Locus

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locus

1. (in many legal phrases) a place or area, esp the place where something occurred
2. Maths a set of points whose location satisfies or is determined by one or more specified conditions
3. Genetics the position of a particular gene on a chromosome

Locus

 

a linear section of a chromosome occupied by a gene.

Using genetic and cytological methods, it is possible to determine the location of a gene, that is, to find which chromosome contains the given gene and its locus, or position in relation to other genes on the same chromosome. It has been demonstrated in some microorganisms that genes that control a particular sequence of biochemical reactions are found in neighboring loci, which are arranged in the same order as the order in which the reactions occur. This has not been established for higher organisms. The term “locus” is sometimes used in the literature as a synonym for the terms “gene” and “cistron.”

locus

[′lō·kəs]
(genetics)
The fixed position of a gene in a chromosome, occupied by allele.
(mathematics)
A collection of points in a Euclidean space whose coordinates satisfy one or more algebraic conditions.

Locus

A distributed system project supporting transparent access to data through a network-wide file system.
References in periodicals archive ?
For the evaluation of the locus of control, the Italian version by Kirby and Grimley (1989) of the Nowicki-Strickland Locus of Control Scale for Children (Nowicki-Strickland Scale--NSS) (1973) was used.
Significant differences were only found in doctor locus of control between the three groups of shared decision-making -active, collaborative and-passive(F(2,455) = 4.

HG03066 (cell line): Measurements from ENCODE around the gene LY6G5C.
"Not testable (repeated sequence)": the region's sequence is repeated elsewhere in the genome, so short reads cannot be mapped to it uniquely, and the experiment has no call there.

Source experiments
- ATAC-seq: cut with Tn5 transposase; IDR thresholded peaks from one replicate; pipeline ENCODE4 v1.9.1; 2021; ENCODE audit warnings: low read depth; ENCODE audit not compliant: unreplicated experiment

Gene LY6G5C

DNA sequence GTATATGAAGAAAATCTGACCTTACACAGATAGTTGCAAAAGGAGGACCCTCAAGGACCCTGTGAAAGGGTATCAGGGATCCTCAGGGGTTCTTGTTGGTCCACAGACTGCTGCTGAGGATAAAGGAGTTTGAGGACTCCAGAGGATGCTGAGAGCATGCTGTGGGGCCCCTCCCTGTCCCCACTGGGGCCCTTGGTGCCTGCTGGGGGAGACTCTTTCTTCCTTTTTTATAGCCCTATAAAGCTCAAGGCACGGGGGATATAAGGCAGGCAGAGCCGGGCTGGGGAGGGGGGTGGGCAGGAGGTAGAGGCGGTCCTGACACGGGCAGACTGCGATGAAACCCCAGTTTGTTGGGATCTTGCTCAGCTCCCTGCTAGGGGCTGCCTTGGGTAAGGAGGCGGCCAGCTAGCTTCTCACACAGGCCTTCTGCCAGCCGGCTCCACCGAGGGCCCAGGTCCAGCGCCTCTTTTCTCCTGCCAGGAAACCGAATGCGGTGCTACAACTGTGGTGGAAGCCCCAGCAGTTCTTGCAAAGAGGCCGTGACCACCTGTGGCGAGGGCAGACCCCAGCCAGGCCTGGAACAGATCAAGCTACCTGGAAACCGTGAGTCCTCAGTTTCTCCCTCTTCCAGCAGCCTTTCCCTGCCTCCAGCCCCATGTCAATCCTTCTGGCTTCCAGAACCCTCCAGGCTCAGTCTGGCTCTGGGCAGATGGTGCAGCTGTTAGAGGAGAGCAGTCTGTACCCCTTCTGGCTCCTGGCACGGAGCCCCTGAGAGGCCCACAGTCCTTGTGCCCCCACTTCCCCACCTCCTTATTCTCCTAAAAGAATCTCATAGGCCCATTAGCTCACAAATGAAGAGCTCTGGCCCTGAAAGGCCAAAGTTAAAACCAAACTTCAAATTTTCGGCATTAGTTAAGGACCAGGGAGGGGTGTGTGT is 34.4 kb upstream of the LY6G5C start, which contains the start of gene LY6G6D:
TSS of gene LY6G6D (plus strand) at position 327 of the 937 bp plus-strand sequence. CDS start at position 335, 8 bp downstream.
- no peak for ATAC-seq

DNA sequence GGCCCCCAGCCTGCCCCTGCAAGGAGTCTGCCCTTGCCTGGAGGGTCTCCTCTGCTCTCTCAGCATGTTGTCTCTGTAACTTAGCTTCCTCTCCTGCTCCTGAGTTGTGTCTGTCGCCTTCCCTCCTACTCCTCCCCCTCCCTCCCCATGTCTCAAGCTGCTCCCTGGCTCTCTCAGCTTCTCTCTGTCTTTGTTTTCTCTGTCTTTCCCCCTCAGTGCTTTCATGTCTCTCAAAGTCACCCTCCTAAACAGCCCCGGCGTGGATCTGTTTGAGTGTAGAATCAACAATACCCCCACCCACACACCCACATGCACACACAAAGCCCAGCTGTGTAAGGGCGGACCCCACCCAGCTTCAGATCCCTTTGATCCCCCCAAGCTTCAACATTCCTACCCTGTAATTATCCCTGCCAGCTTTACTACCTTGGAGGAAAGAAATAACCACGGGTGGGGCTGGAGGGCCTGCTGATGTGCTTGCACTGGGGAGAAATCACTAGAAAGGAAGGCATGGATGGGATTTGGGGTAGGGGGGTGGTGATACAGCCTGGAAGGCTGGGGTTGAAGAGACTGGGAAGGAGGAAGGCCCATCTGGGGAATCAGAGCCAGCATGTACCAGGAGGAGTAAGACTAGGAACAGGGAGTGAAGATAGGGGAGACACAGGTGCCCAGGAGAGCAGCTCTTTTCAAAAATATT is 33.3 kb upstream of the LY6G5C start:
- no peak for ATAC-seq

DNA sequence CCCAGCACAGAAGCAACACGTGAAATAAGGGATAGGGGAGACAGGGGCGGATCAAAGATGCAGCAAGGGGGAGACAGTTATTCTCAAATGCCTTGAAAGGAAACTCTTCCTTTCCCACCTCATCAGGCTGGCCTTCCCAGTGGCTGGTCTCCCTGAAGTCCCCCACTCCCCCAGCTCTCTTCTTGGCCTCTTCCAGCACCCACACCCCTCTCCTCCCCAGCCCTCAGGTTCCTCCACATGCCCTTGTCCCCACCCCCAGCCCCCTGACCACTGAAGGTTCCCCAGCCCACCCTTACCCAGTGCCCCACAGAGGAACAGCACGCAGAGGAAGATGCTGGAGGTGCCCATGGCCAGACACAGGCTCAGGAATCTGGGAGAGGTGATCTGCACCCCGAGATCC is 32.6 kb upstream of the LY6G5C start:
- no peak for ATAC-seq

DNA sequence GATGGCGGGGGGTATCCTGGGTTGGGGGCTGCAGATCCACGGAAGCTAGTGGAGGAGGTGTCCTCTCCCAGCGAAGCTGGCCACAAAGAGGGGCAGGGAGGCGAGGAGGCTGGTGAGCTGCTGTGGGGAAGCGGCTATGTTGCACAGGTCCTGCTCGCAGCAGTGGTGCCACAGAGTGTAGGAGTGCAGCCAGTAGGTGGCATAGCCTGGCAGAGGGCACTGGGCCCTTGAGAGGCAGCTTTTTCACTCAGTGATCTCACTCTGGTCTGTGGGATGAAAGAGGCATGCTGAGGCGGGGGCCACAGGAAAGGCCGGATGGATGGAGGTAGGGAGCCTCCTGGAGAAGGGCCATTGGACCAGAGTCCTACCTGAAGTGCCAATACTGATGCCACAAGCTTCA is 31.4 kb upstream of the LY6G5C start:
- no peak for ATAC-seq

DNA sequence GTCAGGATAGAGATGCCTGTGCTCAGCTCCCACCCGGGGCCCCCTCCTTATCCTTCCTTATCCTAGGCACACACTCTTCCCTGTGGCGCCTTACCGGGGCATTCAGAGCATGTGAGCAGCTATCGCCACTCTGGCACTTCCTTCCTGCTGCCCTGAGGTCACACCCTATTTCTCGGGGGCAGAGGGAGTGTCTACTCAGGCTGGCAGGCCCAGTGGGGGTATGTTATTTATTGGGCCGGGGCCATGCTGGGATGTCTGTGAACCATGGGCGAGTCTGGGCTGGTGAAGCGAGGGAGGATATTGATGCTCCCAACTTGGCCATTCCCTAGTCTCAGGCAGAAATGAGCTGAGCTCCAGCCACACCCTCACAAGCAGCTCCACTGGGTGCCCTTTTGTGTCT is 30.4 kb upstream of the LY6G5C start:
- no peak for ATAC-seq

Unlike Model 1, locus of control and family connectedness were both significantly related to NSSI current engagement.
Locus of control has been found to influence education and labor market outcomes.
The Multidimensional Health Locus of Control (MHLC)10 scale originally contained three subscales describing various types of control-related cognitions an individual may have about his or her current state of health:
The influence of health locus of control on the patient-provider relationship.
Despite these limitations, this research contributes to current literature by testing how micro-entrepreneurs risk taking behaviour, locus of control, perceived barrier and self efficacy predict intrinsic entrepreneurial success.
The available indigenous research work have explored different psychological issues of breast cancer population but none of these had explored emotional intelligence and health locus of control constructs among this population.
Roles Of Internal Locus Of Control And Self-Efficacy On Managing Job Stressors And Ryff 's Sic Scales Of Psychological Well- Being.
Development and validation of the alcohol-related God Locus of Control Scale for Adolescents (AGLOC-A)", Cognitive Therapy and Research, Vol.
On the other hand an external locus of control means one has no control over achievements.
In this book, author Stephen Nowicki presents readers with an in-depth examination of locus of control as an evolving concept, and its impact in a variety of contexts.